Electrician Talk banner
1 - 5 of 5 Posts

·
Swimmer
Joined
·
682 Posts
Discussion Starter · #1 ·
I worked on a 3-phase knife switch style disconnect with fuses.
2 of the fuses were blown. The remaining phase had what I think was a carbon deposit on the blade and receptacle into which the blade seats when the knife switch is in the on position. There were no signs of heat damage on plastic or wires. This dirty blade was also pitted. I sand papered the contact, put in new fuses and everything works.

I ohmed each phase to ground and to each other. Results: complete open to ground and 1 ohm to each other.

I measured 10A on each phase while the motor was running. The tag says 24A and the vacuum, that the motor operates, worked as advertised.

There were also control circuit connection problems that I assume had nothing to do with this deposit.

Questions:
1. Is this a typical disconnect failure mode?
2. Could this deposit have been caused by some problem in the motor that will return?
 

·
RIP 1959-2015
Joined
·
39,618 Posts
I worked on a 3-phase knife switch style disconnect with fuses.
2 of the fuses were blown. The remaining phase had what I think was a carbon deposit on the blade and receptacle into which the blade seats when the knife switch is in the on position. There were no signs of heat damage on plastic or wires. This dirty blade was also pitted. I sand papered the contact, put in new fuses and everything works.

I ohmed each phase to ground and to each other. Results: complete open to ground and 1 ohm to each other.

I measured 10A on each phase while the motor was running. The tag says 24A and the vacuum, that the motor operates, worked as advertised.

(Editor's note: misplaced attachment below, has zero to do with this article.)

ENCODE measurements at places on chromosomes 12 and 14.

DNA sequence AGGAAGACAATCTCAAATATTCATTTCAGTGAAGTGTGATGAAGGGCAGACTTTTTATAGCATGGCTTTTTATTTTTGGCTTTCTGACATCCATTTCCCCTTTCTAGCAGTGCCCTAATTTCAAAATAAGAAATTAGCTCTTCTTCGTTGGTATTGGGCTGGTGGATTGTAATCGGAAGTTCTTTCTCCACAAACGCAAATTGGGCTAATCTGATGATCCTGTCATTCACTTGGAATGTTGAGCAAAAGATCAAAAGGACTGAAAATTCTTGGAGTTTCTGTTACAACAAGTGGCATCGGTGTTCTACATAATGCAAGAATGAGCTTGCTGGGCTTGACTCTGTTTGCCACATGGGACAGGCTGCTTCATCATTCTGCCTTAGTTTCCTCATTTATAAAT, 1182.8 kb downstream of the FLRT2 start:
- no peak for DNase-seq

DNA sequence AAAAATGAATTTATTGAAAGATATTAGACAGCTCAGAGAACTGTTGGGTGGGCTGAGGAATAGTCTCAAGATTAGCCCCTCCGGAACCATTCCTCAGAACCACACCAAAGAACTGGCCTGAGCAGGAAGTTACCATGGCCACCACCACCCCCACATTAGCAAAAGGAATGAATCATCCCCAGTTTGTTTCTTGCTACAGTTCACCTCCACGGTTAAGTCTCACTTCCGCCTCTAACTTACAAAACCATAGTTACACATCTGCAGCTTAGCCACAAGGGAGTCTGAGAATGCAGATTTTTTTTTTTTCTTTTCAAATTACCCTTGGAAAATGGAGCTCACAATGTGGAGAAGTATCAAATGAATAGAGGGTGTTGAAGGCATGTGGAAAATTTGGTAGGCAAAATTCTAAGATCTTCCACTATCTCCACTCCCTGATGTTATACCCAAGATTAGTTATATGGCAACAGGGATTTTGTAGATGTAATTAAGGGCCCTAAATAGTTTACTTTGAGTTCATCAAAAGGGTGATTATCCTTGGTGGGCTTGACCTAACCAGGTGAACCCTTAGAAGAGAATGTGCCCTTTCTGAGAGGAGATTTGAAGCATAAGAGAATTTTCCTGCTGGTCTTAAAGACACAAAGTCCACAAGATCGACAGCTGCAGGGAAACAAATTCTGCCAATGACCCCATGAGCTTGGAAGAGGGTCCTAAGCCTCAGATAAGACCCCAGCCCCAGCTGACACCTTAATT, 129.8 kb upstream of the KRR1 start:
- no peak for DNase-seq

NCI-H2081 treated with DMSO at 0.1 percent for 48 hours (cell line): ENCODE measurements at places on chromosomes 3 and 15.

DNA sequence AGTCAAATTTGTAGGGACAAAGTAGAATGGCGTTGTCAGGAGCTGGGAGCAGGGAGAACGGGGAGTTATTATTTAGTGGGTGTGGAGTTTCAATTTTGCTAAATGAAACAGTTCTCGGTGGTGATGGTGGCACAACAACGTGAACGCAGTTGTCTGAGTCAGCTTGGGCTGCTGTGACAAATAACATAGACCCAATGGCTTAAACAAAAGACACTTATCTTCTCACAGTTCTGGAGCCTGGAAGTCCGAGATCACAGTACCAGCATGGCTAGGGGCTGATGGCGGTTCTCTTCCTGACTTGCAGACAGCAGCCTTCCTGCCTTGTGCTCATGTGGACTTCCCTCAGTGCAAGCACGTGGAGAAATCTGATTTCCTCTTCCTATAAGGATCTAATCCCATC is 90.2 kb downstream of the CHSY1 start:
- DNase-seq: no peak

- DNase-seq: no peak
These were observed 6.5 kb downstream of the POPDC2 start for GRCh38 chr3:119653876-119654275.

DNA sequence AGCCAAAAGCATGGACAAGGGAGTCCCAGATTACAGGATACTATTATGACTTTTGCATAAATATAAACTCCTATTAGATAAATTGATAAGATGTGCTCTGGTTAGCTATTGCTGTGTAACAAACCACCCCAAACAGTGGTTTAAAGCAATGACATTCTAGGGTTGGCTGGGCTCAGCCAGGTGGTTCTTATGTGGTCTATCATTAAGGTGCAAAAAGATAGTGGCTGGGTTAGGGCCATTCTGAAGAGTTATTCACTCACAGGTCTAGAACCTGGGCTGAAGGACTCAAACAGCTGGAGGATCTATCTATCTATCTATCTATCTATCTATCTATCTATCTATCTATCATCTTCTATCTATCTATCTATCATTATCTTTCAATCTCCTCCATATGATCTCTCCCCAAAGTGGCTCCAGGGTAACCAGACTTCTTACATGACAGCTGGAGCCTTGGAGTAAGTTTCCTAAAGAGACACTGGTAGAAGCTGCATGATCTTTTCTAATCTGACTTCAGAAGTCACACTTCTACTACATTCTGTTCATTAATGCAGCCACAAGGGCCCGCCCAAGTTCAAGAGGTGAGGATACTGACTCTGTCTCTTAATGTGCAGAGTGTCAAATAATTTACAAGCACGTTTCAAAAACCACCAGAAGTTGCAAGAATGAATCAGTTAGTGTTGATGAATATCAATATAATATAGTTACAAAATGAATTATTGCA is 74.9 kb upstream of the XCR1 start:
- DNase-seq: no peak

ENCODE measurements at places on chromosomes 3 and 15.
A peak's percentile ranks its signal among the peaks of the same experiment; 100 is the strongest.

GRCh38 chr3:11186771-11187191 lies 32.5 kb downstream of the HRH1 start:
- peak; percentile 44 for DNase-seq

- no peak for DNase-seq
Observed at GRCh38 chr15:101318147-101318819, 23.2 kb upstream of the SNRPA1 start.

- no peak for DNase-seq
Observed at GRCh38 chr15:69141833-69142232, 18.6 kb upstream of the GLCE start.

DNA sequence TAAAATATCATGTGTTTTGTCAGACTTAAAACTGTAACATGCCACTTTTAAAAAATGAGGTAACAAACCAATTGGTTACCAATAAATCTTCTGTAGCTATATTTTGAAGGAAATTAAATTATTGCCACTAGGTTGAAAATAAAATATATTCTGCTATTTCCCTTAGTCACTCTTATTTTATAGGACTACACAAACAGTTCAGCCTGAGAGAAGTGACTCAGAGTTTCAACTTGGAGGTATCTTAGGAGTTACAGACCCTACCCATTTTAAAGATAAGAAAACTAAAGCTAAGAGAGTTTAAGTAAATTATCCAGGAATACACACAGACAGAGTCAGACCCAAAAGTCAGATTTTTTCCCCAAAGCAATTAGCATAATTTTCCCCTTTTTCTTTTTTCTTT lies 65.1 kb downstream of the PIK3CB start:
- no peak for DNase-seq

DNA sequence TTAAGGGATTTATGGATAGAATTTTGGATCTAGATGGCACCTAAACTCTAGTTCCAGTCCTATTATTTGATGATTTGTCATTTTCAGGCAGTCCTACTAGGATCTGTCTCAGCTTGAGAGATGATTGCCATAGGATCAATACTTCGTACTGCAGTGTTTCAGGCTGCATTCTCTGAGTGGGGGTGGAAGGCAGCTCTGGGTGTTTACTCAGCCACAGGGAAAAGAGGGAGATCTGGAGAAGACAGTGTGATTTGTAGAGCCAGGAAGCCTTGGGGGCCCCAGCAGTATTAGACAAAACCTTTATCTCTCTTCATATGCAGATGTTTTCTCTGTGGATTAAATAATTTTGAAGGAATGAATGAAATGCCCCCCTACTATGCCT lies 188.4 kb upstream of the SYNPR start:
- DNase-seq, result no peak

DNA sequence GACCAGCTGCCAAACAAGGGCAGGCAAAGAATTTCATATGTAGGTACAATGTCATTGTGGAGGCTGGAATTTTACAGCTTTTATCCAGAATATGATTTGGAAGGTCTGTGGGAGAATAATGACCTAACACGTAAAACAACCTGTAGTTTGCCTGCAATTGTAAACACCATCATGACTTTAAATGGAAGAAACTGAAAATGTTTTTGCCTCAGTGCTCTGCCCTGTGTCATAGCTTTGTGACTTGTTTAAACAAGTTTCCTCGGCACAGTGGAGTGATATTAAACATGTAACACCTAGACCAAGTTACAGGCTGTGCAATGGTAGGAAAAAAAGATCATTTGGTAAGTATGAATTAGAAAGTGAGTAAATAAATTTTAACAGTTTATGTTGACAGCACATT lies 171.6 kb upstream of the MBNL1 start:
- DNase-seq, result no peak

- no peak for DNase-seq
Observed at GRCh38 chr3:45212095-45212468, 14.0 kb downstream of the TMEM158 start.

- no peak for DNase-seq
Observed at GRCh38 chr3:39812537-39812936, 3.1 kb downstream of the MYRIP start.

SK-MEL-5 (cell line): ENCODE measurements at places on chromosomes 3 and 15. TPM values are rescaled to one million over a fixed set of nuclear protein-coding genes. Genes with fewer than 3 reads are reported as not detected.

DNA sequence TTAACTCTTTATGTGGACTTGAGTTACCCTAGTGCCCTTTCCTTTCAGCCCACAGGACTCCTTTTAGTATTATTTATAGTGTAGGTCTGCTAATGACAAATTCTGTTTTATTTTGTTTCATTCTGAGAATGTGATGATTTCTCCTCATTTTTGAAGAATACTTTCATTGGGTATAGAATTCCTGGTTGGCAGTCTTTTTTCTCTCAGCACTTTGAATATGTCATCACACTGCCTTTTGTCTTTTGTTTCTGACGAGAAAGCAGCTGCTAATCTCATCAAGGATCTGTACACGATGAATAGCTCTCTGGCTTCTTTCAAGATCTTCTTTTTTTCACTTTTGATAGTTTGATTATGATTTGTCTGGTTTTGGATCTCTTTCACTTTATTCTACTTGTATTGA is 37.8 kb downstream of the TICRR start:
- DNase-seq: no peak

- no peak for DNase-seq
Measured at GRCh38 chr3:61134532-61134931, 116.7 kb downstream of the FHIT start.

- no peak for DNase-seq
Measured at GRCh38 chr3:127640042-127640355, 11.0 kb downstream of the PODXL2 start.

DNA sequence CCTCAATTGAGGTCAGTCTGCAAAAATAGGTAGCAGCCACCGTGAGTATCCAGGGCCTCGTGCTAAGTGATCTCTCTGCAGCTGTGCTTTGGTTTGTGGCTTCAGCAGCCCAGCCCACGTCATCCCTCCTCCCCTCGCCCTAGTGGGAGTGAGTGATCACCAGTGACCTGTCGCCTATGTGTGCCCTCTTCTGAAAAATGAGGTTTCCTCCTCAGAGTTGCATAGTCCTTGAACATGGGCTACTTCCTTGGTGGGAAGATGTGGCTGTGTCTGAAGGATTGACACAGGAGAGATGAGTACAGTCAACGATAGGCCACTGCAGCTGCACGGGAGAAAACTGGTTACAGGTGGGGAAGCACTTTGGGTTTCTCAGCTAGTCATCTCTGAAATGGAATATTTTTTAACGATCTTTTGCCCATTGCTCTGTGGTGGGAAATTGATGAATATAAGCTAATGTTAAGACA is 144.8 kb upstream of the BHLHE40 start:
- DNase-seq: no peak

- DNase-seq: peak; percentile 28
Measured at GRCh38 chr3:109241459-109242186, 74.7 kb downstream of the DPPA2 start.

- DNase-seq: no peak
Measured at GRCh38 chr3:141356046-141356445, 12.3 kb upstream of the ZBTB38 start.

There were also control circuit connection problems that I assume had nothing to do with this deposit.

Questions:
1. Is this a typical disconnect failure mode?
2. Could this deposit have been caused by some problem in the motor that will return?
Almost every time I see that it is usually water or condensation that is the cause.
When a blade like that becomes corroded it eats away at the metal causing a loose connection and then small arching,That arching eats away more metal so that is how it became pitted.

However that may not be why the fuses blew,If it was just one fuse on that blade then that would probably be the cause .

The problem may return if that blade still has a loose connection you should check on it and see if it is heating up more than the other blades.
 

·
Swimmer
Joined
·
682 Posts
Discussion Starter · #3 ·
However that may not be why the fuses blew,If it was just one fuse on that blade then that would probably be the cause .

Since the phase with the deposit completely lost continuity, my theory was that the remaining phases took on the additional load causing them to blow... but I'm not a 3-phase motor expert.
 

·
Registered
Joined
·
31,944 Posts
I worked on a 3-phase knife switch style disconnect with fuses.
2 of the fuses were blown. The remaining phase had what I think was a carbon deposit on the blade and receptacle into which the blade seats when the knife switch is in the on position. There were no signs of heat damage on plastic or wires. This dirty blade was also pitted. I sand papered the contact, put in new fuses and everything works.
Movable Contacts and stationary contacts.
I ohmed each phase to ground and to each other. Results: complete open to ground and 1 ohm to each other.
With a megger, if not your test proves little to nothing other than a dead short.

Did you perform an FOP test?

Questions:
1. Is this a typical disconnect failure mode?
2. Could this deposit have been caused by some problem in the motor that will return?

Blowing two fuses is usally indicitive of a fault phase to phase.
Carbon is a conductor and can result in phase to phase and phase to ground faults.

With all power off I would have meggered the FSS

Loads side and line side, phase to phase and phase to ground, then line to load with switch open.
 

·
Senior Member
Joined
·
13,020 Posts
If one pole in the disconnect was f**ked up and not making good connection, that would cause the arcing and pitting damage. If it lost continuity altogether and single-phased your load, that would cause the other two fuses to blow (if it's a motor)

Sandpapering the pitted/damaged contacts isn't going to fix anything. You'll start seeing problems in a few weeks or months. Once that damage starts you need to replace the burned up components if possible. The contact points depend on being properly seated against each other, if you sandpapered a bunch of material off then the problem will recur.
 
1 - 5 of 5 Posts
This is an older thread, you may not receive a response, and could be reviving an old thread. Please consider creating a new thread.
Top